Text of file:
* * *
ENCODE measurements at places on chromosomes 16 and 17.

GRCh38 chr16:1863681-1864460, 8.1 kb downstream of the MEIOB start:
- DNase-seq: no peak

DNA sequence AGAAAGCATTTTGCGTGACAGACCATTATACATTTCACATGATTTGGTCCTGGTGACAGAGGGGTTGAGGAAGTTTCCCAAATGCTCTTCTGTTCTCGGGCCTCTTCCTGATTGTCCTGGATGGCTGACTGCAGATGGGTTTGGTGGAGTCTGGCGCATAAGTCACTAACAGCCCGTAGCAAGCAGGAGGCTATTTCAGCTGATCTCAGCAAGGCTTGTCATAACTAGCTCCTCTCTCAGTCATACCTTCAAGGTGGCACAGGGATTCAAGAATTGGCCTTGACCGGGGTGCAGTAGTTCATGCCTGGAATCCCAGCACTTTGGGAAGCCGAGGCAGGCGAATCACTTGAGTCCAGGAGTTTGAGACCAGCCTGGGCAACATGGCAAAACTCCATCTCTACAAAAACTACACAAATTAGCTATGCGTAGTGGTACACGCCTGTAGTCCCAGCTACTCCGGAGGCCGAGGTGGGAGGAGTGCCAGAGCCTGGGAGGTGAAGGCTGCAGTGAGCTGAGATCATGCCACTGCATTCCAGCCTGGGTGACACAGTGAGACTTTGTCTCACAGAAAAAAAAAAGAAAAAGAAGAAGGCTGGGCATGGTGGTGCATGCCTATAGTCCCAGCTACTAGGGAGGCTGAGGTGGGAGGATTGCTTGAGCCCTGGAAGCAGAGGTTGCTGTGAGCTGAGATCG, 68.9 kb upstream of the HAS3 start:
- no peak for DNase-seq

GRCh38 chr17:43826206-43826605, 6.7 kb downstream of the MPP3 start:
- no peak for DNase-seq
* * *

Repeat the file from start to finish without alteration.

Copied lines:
ENCODE measurements at places on chromosomes 16 and 17.

GRCh38 chr16:1863681-1864460, 8.1 kb downstream of the MEIOB start:
- DNase-seq: no peak

DNA sequence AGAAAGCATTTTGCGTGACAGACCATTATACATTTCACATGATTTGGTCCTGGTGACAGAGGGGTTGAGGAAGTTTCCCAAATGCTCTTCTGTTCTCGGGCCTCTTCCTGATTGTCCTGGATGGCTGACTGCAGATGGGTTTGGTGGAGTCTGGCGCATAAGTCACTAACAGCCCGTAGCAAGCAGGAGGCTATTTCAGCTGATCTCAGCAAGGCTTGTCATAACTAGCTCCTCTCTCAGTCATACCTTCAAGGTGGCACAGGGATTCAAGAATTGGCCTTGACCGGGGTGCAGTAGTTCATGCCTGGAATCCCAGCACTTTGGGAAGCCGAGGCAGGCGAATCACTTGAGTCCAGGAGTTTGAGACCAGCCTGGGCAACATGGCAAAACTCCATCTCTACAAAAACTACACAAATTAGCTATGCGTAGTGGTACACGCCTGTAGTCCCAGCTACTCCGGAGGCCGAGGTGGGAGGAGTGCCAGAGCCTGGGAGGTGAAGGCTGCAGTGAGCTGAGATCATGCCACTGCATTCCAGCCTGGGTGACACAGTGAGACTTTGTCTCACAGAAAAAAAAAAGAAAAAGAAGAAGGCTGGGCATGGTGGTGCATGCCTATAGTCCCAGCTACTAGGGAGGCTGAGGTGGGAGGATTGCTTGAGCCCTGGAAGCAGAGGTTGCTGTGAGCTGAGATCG, 68.9 kb upstream of the HAS3 start:
- no peak for DNase-seq

GRCh38 chr17:43826206-43826605, 6.7 kb downstream of the MPP3 start:
- no peak for DNase-seq